Ben Franklin, who has been called the first citizen of print, established lower rates for newspapers when he was postmaster general (and arranged for magazines to be shipped free of charge by post road). Franklin, who founded one of America's first real magazines, The Saturday Evening Post, was simultaneously postmaster, printer and magazine maven, so he may be said to have had a conflict of interest. But George Washington also believed in the free distribution of newspapers (in many ways the equivalent of today's journals of opinion). Indeed, most of the Founding Fathers thought the circulation of ideas, information, opinion, expertise and argument in periodical form would help the new nation discover its identity.
It was not until Richard Nixon's Postal Reorganization Act of 1970 that Congress required each class of mail to cover its own cost. Until that time, the post office treated periodicals (second-class mail) as a public good. Like water, education and the national defense, they were not expected to pay their own way.
Because the US Postal Service still retains the discretion to propose the allocation of costs within each class, every time a new postal increase is recommended a bruising behind-the-scenes battle ensues, as numerous interested groups make their case before an obscure agency called the Postal Rate Commission, which receives tons of paper and eons of testimony and after many months makes recommendations to the Board of Governors (presidential appointees all) of the USPS.
Traditionally, small-circulation magazines, especially journals of opinion, literary magazines, scholarly journals and such, have been underrepresented in these bureaucratic skirmishes. This is partly because they can't afford the high-priced lobbyists and lawyers required for effective representation, but also because the Magazine Publishers Association (MPA), which one would expect to represent all citizens in the republic of magazines, is dominated by the major players and over the years has protected their interests, often to the detriment of their small- and tiny-circulation brethren. Since these smaller periodicals are for the most part financially marginal and money-losing operations, the amount of a postal-rate increase can often make the difference between survival and disappearance.
In recent times, postal rates have been increased on average every three years. But having already hiked its rates in 2000, the USPS raised rates twice in 2001 and is now asking for a further increase of 10 percent–an increase that could cost The Nation well into the six figures. Rumor is rife that the MPA wants to "settle" the case in a way that could be prejudicial to the economics of magazines with smaller circulations, less advertising and more editorial content.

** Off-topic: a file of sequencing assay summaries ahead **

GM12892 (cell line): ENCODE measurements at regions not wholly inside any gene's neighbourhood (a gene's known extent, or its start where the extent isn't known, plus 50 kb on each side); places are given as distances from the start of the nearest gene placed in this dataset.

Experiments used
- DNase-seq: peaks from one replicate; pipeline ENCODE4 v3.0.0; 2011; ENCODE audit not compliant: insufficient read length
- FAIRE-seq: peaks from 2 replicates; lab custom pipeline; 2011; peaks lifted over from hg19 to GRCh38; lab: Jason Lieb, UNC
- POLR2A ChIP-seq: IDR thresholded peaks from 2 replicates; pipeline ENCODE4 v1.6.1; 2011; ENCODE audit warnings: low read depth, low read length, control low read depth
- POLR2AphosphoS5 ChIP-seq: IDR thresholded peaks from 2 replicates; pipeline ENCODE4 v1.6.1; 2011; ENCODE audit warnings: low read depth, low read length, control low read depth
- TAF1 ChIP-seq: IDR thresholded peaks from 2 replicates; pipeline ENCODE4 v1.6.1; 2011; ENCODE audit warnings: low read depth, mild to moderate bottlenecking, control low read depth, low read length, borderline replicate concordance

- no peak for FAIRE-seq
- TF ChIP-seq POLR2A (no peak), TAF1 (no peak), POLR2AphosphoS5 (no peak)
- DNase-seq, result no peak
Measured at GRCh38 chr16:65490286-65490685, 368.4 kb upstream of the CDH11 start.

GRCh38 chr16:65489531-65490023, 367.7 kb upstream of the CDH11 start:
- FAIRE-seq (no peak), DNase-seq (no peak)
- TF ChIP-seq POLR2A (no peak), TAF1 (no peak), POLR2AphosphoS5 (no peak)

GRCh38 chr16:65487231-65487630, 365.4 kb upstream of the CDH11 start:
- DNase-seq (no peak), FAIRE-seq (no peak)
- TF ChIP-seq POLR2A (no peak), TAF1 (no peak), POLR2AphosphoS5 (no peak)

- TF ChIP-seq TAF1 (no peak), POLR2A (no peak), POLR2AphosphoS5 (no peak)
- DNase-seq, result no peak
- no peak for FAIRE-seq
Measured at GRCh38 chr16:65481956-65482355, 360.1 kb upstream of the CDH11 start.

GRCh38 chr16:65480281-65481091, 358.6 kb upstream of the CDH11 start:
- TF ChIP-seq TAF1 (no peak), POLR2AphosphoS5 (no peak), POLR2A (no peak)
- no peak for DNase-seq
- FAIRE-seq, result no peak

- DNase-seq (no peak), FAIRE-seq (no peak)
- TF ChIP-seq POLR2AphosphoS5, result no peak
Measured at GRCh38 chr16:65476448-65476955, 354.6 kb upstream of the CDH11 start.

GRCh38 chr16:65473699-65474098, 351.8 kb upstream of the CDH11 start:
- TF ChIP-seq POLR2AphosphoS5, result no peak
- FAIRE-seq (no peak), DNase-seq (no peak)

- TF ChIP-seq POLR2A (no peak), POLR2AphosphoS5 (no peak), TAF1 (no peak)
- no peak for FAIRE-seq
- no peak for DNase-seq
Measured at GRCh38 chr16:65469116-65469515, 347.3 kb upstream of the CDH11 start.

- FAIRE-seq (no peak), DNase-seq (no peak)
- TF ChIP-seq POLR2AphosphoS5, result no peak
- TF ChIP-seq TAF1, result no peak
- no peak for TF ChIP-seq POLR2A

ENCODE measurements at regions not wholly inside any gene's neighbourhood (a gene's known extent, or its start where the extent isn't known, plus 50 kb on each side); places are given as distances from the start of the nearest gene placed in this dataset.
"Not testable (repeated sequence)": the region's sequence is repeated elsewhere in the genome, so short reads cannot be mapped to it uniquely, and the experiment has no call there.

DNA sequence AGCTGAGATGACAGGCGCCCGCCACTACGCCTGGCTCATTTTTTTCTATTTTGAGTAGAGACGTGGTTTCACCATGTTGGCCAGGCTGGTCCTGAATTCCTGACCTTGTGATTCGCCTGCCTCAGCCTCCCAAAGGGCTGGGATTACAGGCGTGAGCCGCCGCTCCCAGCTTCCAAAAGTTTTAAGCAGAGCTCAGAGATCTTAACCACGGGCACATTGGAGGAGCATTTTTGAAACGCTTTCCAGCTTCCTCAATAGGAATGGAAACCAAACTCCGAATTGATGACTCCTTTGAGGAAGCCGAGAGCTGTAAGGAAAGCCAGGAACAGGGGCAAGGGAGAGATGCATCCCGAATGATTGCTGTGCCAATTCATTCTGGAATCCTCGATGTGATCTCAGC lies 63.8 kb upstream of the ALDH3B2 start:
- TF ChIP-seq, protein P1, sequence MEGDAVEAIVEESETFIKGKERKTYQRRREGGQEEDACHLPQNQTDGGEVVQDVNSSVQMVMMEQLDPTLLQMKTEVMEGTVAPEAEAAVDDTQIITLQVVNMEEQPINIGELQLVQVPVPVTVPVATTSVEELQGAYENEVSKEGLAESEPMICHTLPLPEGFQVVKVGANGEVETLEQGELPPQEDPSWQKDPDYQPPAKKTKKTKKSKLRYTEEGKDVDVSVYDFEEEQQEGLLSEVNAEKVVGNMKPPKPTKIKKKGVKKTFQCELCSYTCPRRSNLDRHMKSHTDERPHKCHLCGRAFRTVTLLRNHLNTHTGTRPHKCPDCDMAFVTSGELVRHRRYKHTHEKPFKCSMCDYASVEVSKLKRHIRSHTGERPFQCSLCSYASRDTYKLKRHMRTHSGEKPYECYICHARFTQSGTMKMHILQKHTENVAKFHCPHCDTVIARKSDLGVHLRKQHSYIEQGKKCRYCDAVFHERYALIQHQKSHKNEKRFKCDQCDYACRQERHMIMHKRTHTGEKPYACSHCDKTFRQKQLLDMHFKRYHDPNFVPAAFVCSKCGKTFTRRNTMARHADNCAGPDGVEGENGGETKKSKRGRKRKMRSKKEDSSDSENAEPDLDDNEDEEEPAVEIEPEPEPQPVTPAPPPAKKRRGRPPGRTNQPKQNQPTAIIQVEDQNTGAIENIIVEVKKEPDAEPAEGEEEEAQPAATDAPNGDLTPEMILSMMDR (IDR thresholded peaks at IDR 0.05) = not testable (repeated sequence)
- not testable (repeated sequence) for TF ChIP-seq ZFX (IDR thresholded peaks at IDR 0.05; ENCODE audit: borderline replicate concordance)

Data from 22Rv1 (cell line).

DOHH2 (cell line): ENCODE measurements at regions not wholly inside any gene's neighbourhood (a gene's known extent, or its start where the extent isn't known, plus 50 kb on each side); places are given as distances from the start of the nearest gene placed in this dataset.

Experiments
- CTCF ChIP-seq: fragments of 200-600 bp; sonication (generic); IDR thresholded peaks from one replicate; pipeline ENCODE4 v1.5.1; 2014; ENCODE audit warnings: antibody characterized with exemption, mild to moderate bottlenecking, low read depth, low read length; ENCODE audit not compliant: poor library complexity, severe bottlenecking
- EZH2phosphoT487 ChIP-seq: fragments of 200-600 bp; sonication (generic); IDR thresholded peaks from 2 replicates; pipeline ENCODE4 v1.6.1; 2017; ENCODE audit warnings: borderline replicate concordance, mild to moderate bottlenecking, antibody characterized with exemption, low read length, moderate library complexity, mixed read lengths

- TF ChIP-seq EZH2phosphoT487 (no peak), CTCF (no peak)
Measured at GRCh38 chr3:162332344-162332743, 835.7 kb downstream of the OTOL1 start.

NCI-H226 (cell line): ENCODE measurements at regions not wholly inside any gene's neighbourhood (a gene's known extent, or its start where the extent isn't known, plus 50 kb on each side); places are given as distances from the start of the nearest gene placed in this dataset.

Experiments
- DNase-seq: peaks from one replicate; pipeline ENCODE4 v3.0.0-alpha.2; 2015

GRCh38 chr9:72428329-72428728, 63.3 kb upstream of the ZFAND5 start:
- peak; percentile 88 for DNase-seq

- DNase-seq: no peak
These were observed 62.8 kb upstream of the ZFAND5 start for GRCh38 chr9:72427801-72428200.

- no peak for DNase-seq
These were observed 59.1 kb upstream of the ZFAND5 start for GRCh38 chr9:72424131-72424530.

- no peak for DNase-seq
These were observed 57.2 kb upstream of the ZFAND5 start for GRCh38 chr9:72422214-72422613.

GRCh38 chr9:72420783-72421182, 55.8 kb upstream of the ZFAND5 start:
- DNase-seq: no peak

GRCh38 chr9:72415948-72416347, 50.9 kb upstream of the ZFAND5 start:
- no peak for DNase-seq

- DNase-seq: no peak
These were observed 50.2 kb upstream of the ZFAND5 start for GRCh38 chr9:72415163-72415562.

In the past, at the urging of companies like AOL Time Warner and Hearst, the USPS has granted discounts for things like sorting by ZIP code and trucking to particular mailing locations. On paper these discounts are available to all periodicals, but in reality they are profitable mainly for publications that can benefit from economies of scale. The most vulnerable are excluded from the savings. (As a result, it's cheaper on a pro-rata basis to mail big, heavy, advertising-saturated magazines like Vogue and Cosmopolitan than to mail thin, light, ad-free magazines like In These Times or Extra!)
This year, however, for the first time, independent periodicals may enjoy modest but real representation in the byzantine process of postal-rate-setting. Under the leadership of John Anner, the Independent Press Association (IPA), which represents 350 periodicals including The Nation (we are one of its largest members; most are nonprofits with circulation under 10,000), has hired counsel and is putting together a federation that will fight for the little guy.
None of this is to suggest that the USPS does not have its problems. As a result of rising labor costs, rival delivery systems like FedEx and its own inefficiencies, the service's annual losses in the budget year ending September 30 were estimated at $1.7 billion. And that's not counting September 11 and anthrax, which could cost the postal system well over $1 billion. Nevertheless, as our own Robert Sherrill has pointed out in the past, the postal subsidy, whatever it turns out to be, "is hardly a drain" when compared with agricultural and military subsidies.
The challenge the IPA faces is to make a politics out of what in the past has been an invisible issue–the right of the public to have access to ideas, perspectives, information, analysis and literature omitted from the mass media. Organizations like the Council of Literary Magazines and Presses, the National Newspaper Association, the National Association of Hispanic Publications, the Independent Labor Communications Association, the Coalition of Religious Press Associations and others should all join IPA's federation.
Here is a chance not merely to fight rate increases that discriminate against independent and alternative journals and journalism but to introduce some democratic sense into the process. For example, the principle of postal subsidies is already in play. So instead of subsidies for mega-magazines, why not subsidies for periodicals with low circulation, especially those with low percentages of advertising or none at all? The advertisers have been given a free ride for far too long. Let neither snow, nor rain, nor heat stay the IPA's John Anner from his appointed rounds.